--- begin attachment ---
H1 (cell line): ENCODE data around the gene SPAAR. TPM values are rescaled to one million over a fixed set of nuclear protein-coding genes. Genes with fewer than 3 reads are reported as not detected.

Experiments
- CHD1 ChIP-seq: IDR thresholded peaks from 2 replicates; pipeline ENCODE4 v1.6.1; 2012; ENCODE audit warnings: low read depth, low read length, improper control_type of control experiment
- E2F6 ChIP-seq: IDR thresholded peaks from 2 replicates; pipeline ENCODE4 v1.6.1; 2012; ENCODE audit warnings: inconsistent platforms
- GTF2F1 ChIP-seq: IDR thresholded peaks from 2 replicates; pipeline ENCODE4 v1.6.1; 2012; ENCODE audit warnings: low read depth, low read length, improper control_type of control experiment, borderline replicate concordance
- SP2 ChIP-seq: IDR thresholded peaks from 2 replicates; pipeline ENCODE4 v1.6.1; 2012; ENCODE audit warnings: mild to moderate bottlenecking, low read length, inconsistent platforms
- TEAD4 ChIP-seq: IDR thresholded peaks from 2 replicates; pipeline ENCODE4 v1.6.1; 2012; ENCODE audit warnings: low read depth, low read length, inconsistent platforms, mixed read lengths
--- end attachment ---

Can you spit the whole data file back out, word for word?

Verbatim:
H1 (cell line): ENCODE data around the gene SPAAR. TPM values are rescaled to one million over a fixed set of nuclear protein-coding genes. Genes with fewer than 3 reads are reported as not detected.

Experiments
- CHD1 ChIP-seq: IDR thresholded peaks from 2 replicates; pipeline ENCODE4 v1.6.1; 2012; ENCODE audit warnings: low read depth, low read length, improper control_type of control experiment
- E2F6 ChIP-seq: IDR thresholded peaks from 2 replicates; pipeline ENCODE4 v1.6.1; 2012; ENCODE audit warnings: inconsistent platforms
- GTF2F1 ChIP-seq: IDR thresholded peaks from 2 replicates; pipeline ENCODE4 v1.6.1; 2012; ENCODE audit warnings: low read depth, low read length, improper control_type of control experiment, borderline replicate concordance
- SP2 ChIP-seq: IDR thresholded peaks from 2 replicates; pipeline ENCODE4 v1.6.1; 2012; ENCODE audit warnings: mild to moderate bottlenecking, low read length, inconsistent platforms
- TEAD4 ChIP-seq: IDR thresholded peaks from 2 replicates; pipeline ENCODE4 v1.6.1; 2012; ENCODE audit warnings: low read depth, low read length, inconsistent platforms, mixed read lengths